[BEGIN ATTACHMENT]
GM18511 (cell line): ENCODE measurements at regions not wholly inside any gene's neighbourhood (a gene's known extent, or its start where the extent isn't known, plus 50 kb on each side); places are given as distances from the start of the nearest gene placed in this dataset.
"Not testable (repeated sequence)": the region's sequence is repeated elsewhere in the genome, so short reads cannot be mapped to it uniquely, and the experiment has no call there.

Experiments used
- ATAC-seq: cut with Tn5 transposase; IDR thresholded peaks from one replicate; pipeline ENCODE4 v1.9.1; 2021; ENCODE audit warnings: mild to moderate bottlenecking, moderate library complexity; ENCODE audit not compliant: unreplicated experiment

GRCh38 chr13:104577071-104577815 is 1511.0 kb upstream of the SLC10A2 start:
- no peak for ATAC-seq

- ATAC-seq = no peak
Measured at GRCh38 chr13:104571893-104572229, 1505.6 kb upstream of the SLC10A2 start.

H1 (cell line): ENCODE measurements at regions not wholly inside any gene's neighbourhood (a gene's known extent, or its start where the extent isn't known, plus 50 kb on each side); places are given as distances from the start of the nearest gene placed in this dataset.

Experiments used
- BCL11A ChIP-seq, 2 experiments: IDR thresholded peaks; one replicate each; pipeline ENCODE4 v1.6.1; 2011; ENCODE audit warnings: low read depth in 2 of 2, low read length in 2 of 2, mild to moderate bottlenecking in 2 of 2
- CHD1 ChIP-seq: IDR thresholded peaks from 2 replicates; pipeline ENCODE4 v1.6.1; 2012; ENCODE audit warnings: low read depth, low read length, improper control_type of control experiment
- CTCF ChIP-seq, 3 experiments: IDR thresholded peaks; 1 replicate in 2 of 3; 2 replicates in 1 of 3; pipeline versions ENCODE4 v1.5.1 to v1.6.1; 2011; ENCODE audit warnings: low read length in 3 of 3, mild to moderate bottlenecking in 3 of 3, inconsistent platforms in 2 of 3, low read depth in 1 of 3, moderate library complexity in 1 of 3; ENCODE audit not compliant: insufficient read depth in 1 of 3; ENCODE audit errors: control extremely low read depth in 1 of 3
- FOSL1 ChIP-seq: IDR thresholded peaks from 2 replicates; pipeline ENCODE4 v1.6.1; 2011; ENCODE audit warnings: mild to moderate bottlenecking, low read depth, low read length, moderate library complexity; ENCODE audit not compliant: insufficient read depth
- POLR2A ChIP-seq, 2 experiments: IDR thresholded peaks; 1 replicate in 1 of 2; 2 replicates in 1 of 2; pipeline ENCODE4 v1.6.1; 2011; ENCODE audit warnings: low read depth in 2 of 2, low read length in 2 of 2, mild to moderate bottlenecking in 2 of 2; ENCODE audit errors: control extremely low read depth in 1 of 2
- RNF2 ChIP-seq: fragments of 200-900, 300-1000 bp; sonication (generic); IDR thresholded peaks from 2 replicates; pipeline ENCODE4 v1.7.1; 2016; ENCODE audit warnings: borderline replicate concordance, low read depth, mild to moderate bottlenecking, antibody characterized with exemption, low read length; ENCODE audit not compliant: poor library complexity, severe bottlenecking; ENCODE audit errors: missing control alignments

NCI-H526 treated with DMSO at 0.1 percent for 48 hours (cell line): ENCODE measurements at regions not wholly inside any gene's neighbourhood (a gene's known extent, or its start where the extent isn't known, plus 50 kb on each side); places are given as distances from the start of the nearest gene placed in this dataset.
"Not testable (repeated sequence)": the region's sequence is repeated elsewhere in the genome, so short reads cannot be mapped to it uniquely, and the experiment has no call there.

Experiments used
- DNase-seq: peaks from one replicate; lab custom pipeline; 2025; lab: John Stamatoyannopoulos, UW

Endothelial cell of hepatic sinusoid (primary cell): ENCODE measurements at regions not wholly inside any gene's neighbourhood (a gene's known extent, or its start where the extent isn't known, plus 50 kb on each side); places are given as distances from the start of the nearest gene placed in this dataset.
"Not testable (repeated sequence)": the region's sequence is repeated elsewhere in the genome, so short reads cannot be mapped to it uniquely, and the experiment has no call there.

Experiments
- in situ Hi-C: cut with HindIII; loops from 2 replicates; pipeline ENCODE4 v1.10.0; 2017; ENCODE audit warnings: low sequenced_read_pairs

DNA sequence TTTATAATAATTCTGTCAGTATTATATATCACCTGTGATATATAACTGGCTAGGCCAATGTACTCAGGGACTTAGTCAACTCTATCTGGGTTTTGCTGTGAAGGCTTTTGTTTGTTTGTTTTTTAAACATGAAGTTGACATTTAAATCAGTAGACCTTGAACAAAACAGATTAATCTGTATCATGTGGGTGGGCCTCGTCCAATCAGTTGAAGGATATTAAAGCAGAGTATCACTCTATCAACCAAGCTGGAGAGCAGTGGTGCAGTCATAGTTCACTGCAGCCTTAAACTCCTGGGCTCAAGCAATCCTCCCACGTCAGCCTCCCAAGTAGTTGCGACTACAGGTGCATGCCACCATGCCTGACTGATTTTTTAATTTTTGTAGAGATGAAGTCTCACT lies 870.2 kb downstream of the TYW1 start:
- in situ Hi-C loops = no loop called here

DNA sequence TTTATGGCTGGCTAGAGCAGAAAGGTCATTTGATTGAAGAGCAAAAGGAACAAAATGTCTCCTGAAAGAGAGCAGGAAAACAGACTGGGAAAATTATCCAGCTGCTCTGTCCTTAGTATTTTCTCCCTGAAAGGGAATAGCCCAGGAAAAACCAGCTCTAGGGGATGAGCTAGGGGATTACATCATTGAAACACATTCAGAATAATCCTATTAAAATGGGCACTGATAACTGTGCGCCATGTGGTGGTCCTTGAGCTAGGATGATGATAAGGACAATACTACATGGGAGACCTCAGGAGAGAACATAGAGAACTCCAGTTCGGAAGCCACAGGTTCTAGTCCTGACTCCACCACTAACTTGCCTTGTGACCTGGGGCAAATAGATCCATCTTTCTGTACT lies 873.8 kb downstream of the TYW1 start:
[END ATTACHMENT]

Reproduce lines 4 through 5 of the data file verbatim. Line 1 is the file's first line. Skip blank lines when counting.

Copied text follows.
- ATAC-seq: cut with Tn5 transposase; IDR thresholded peaks from one replicate; pipeline ENCODE4 v1.9.1; 2021; ENCODE audit warnings: mild to moderate bottlenecking, moderate library complexity; ENCODE audit not compliant: unreplicated experiment

GRCh38 chr13:104577071-104577815 is 1511.0 kb upstream of the SLC10A2 start: